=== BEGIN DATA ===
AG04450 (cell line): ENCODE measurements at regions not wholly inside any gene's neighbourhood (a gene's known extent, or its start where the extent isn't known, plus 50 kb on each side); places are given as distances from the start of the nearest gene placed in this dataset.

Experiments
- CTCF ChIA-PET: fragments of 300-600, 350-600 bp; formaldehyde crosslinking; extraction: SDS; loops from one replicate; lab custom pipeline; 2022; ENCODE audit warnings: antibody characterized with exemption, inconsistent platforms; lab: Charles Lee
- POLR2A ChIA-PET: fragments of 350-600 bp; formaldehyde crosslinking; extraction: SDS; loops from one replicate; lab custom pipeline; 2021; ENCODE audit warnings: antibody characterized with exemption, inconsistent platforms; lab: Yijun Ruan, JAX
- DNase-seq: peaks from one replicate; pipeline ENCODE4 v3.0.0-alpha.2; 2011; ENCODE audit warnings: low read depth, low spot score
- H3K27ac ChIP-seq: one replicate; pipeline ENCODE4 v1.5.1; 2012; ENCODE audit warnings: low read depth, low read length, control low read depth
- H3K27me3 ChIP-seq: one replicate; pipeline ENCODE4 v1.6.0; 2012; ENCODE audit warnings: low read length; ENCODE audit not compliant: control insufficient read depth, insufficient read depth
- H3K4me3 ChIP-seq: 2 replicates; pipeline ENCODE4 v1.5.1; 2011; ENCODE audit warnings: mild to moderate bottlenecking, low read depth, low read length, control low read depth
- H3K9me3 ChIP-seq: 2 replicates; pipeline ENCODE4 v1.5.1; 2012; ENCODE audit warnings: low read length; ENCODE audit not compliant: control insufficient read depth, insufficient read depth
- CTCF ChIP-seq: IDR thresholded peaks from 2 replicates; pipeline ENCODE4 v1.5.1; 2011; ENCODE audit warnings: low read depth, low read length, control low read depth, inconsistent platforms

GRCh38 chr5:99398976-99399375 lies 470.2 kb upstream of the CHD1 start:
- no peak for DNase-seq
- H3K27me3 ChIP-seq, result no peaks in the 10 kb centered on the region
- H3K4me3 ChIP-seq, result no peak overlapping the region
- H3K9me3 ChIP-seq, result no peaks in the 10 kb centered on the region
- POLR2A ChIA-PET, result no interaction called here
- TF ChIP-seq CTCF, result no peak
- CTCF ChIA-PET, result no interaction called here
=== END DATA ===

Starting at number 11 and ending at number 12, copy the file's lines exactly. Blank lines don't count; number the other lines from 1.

GRCh38 chr5:99398976-99399375 lies 470.2 kb upstream of the CHD1 start:
- no peak for DNase-seq